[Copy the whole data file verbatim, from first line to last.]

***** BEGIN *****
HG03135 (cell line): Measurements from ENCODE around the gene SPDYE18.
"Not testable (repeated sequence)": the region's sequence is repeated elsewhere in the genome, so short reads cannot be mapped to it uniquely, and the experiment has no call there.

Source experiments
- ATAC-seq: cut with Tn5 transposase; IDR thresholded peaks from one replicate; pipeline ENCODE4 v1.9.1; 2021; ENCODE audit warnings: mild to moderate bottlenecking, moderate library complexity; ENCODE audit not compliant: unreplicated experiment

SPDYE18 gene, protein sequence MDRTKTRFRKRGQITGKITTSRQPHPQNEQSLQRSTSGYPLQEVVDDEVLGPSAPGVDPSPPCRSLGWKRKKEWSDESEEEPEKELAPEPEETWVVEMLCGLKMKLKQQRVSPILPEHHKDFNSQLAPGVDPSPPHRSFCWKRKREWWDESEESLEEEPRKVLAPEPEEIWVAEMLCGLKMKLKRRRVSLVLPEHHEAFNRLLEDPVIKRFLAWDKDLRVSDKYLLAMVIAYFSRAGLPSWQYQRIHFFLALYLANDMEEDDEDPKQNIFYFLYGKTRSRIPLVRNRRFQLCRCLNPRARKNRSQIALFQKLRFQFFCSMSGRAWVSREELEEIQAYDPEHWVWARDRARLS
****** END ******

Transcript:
HG03135 (cell line): Measurements from ENCODE around the gene SPDYE18.
"Not testable (repeated sequence)": the region's sequence is repeated elsewhere in the genome, so short reads cannot be mapped to it uniquely, and the experiment has no call there.

Source experiments
- ATAC-seq: cut with Tn5 transposase; IDR thresholded peaks from one replicate; pipeline ENCODE4 v1.9.1; 2021; ENCODE audit warnings: mild to moderate bottlenecking, moderate library complexity; ENCODE audit not compliant: unreplicated experiment

SPDYE18 gene, protein sequence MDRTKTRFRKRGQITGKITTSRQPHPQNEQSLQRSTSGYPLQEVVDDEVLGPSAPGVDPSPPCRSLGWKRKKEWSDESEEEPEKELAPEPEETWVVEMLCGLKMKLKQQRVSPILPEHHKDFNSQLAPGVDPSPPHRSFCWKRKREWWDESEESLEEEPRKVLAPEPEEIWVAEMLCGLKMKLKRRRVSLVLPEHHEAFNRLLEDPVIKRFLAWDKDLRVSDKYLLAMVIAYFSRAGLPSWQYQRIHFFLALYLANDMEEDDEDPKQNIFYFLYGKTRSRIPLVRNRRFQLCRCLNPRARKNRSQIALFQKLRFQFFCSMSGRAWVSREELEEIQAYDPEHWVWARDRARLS